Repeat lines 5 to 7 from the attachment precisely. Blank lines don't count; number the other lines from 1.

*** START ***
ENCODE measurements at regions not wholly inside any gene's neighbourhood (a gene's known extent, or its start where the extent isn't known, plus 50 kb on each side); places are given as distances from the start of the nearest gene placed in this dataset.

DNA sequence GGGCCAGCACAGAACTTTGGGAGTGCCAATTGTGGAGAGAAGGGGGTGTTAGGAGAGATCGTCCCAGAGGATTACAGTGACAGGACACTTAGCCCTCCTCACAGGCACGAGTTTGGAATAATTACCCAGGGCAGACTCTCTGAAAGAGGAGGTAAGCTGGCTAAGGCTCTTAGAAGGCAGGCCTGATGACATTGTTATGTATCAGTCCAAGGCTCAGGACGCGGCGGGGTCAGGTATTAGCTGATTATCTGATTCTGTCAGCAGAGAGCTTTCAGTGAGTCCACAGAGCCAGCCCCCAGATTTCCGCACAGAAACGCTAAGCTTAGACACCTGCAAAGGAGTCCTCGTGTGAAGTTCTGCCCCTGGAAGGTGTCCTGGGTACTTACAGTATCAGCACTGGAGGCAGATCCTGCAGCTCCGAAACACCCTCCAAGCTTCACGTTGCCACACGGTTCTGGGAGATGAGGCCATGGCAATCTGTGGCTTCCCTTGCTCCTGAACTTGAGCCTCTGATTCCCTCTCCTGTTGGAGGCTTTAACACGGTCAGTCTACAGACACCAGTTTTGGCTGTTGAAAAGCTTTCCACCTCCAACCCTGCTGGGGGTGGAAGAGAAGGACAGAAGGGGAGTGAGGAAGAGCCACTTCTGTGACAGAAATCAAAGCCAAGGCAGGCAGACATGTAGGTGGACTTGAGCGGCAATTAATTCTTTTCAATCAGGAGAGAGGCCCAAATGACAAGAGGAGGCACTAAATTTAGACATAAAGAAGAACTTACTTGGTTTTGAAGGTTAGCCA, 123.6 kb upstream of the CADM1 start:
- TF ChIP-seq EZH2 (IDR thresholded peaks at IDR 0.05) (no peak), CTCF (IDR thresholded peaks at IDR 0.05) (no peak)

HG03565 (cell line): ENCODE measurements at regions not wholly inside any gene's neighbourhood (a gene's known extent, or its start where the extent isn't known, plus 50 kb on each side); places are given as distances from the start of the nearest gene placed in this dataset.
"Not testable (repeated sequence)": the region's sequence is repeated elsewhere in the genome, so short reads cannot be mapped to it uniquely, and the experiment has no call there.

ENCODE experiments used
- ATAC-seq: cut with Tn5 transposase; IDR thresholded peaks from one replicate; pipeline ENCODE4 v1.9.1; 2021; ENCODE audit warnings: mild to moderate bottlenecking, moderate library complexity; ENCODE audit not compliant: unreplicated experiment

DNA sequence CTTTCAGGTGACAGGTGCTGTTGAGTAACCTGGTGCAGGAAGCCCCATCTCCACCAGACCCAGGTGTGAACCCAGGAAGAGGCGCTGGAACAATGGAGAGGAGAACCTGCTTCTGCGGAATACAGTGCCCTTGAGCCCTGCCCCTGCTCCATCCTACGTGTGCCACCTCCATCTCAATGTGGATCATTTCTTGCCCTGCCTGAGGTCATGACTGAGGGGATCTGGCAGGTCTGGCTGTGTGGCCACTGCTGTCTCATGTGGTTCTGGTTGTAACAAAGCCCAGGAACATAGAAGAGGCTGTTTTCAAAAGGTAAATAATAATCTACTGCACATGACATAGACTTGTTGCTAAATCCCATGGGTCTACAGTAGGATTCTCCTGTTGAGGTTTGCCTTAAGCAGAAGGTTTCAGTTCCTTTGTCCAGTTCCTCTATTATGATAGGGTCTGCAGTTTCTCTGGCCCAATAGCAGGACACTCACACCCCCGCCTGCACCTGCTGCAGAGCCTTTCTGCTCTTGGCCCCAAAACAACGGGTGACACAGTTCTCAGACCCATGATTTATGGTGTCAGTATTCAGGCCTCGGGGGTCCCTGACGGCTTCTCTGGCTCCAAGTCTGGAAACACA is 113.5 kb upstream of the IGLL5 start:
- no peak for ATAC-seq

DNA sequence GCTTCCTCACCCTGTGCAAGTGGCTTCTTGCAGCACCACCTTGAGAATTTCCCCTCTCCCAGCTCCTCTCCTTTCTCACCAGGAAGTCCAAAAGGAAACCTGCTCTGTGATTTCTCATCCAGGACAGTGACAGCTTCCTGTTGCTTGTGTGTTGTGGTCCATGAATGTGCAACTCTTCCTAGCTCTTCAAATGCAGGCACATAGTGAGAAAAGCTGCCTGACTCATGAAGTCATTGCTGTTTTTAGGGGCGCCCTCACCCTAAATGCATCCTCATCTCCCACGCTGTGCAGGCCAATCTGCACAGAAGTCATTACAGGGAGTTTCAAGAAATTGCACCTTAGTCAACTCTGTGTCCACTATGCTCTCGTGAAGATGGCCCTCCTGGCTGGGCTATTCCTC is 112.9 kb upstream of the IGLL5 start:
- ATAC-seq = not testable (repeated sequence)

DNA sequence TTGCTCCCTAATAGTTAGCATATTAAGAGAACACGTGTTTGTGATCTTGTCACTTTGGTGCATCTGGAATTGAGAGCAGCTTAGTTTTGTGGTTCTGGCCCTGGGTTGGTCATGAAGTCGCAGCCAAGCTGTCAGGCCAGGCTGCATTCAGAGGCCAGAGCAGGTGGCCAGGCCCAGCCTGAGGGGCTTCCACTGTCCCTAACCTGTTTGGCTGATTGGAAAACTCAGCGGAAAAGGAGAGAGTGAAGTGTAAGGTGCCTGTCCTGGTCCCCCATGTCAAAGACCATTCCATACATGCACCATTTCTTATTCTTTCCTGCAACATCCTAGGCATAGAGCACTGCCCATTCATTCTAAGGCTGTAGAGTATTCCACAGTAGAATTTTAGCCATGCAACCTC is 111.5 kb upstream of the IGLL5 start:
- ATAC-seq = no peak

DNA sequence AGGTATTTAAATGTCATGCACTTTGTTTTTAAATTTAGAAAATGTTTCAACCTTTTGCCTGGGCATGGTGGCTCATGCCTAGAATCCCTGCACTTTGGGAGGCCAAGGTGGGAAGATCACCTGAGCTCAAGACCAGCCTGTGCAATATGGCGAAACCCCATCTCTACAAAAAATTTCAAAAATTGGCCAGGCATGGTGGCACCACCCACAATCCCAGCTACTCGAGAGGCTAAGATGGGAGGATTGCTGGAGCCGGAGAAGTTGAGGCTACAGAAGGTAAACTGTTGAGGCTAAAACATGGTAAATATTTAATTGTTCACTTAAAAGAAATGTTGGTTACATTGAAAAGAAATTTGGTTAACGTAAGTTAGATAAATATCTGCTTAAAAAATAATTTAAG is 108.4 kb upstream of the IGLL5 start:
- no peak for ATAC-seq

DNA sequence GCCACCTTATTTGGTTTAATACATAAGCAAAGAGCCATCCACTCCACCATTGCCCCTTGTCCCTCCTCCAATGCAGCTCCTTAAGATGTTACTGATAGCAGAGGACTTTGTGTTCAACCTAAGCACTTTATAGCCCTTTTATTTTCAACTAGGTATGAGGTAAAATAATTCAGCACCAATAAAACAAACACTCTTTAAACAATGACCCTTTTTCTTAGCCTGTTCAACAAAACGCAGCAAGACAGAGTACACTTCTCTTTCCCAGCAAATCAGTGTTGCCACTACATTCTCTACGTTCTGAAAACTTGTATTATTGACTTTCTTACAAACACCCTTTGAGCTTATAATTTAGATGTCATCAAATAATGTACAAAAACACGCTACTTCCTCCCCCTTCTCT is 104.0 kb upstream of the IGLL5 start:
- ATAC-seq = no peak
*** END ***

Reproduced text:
"Not testable (repeated sequence)": the region's sequence is repeated elsewhere in the genome, so short reads cannot be mapped to it uniquely, and the experiment has no call there.

ENCODE experiments used
- ATAC-seq: cut with Tn5 transposase; IDR thresholded peaks from one replicate; pipeline ENCODE4 v1.9.1; 2021; ENCODE audit warnings: mild to moderate bottlenecking, moderate library complexity; ENCODE audit not compliant: unreplicated experiment